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Flowers as sleeping places for male bees: somehow the males know which flowers their females prefer

Pinheiro, Mardiore, Alves-dos-Santos, Isabel, Sazima, Marlies
Arthropod-plant interactions 2017 v.11 no.3 pp. 329-337
Cuphea, Exomalopsis, Sisyrinchium, branches, females, flowering, flowers, males, nectar, nests, pollinators, solitary bees, vegetation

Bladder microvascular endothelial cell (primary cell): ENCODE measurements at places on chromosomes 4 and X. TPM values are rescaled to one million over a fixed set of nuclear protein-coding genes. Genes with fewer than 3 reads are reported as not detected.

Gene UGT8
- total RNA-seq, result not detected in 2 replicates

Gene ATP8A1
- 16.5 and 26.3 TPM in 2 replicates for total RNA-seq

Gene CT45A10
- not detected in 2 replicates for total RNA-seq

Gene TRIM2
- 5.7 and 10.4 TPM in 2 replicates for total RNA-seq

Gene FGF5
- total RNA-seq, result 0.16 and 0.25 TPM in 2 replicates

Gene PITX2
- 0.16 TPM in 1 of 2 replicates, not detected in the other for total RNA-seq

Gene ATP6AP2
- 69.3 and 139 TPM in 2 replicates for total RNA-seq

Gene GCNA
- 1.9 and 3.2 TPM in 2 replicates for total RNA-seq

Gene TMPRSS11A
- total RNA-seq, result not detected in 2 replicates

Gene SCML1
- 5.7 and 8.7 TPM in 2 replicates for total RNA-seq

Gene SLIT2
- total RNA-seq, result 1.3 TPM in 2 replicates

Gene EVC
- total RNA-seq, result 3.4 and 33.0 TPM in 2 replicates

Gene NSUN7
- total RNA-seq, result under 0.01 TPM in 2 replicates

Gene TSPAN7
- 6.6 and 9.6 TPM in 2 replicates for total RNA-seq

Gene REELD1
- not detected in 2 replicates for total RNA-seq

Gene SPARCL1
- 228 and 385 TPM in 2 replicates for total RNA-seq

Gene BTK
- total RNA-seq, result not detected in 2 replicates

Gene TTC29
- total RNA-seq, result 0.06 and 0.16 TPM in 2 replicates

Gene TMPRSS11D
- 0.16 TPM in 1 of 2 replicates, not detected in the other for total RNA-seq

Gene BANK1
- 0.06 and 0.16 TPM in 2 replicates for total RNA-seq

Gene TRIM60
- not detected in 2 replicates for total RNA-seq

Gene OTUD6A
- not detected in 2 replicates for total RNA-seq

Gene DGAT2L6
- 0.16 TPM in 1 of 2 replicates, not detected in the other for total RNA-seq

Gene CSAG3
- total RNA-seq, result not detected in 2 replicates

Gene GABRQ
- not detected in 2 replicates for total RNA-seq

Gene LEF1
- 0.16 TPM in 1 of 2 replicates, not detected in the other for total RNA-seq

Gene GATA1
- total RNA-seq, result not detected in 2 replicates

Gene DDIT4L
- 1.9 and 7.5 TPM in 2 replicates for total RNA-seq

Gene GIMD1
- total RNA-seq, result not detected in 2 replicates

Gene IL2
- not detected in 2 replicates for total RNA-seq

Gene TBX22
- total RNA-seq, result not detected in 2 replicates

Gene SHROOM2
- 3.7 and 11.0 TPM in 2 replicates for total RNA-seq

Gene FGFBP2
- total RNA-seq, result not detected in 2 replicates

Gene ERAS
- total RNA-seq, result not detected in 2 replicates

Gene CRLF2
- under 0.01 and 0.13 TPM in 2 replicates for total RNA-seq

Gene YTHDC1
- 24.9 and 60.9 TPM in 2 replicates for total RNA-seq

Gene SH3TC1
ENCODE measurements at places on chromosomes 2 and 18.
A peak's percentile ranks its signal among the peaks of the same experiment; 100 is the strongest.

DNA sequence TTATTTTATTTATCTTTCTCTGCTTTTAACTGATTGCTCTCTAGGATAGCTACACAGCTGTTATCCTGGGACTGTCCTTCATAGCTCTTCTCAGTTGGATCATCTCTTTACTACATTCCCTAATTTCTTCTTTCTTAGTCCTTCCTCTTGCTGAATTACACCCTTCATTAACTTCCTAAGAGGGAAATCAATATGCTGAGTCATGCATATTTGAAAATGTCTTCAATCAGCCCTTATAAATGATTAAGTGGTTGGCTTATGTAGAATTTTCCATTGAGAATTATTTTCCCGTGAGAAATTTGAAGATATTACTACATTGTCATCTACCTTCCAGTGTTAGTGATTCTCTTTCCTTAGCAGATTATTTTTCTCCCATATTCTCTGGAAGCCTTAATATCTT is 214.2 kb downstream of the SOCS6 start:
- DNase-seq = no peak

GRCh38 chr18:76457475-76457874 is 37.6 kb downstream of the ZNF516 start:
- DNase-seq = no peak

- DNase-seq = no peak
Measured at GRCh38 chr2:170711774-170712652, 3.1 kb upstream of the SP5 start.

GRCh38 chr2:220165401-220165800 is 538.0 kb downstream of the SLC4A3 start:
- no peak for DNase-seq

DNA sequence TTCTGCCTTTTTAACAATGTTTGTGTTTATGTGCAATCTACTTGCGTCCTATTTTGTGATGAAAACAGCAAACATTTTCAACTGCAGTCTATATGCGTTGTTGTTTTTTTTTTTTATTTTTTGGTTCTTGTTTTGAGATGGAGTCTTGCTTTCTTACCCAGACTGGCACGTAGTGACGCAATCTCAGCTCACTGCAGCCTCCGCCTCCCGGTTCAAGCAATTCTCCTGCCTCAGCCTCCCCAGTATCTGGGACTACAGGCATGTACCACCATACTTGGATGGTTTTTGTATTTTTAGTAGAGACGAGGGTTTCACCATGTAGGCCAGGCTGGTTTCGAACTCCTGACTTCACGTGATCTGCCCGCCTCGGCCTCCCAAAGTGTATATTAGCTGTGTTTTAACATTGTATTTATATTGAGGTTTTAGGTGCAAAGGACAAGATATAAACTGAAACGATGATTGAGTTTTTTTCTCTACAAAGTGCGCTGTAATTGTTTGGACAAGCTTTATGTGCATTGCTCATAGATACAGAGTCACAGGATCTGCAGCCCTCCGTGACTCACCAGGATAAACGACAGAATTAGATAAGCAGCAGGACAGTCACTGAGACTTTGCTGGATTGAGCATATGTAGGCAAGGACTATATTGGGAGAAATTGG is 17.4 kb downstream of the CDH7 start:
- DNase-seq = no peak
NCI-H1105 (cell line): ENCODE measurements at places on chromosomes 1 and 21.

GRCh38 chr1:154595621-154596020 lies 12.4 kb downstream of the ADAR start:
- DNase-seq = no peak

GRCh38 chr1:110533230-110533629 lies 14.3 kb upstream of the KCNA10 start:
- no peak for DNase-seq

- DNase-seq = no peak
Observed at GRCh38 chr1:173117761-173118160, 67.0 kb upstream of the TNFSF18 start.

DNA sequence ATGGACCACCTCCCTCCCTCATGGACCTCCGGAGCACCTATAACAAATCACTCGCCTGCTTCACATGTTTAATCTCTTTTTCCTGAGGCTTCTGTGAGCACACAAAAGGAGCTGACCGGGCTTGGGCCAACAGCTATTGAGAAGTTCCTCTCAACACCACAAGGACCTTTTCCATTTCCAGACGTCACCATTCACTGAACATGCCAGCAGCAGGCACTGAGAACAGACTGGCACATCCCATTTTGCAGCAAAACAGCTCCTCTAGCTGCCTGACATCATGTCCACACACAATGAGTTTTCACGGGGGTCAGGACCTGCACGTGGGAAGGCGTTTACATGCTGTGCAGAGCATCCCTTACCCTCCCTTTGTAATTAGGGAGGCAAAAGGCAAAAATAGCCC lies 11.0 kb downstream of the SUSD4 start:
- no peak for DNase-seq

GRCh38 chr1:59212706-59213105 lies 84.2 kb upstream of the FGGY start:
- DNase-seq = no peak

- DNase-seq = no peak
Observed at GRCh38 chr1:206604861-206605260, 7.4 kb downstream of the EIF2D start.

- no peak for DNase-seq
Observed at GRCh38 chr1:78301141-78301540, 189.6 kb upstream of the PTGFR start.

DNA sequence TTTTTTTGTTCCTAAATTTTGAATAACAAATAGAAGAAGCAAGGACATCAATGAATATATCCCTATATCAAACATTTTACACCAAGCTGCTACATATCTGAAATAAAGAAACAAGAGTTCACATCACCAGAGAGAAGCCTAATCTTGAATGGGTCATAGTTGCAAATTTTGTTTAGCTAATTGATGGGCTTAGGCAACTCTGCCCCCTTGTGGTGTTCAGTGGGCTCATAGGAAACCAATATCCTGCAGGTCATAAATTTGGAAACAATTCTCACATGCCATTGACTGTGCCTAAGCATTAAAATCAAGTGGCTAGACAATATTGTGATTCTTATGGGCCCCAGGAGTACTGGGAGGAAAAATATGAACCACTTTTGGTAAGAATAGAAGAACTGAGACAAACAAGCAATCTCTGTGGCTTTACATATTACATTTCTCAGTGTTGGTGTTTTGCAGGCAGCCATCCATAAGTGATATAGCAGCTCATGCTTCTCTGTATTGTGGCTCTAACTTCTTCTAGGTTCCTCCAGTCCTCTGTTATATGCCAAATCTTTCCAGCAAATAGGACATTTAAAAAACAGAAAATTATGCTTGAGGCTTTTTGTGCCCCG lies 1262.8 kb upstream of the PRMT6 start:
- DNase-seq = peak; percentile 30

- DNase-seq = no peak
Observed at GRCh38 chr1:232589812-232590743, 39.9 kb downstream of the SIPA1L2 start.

Males of solitary bees usually spend the night out of the nests. In the middle or late afternoon, they stop the patrolling behavior and move on to their sleeping places. Usually, they hang with the mandibles on small branches of the vegetation or stay inside flowers until the next day. We report the sleeping places of males of four Tapinotaspidini species on flowers of six plant species of four families. Flowers of three Iridaceae species were the most sought by males, especially flowers of Sisyrinchium scariosum which show high synchrony between anthesis and activity period of Lanthanomelissa discrepans males. Moreover, S. scariosum flowers are the most visited by females of L. discrepans which are the main pollinators; however, the role of the males as pollinators is unclear. Similar situation is evident for the interaction between males of Arhysoceble picta and Cuphea glutinosa (Lythraceae), where the males take nectar and may act as pollinators, like their females. We believe the plants are indirectly benefited by these interactions through the maintenance of the male populations of the pollinator bee species.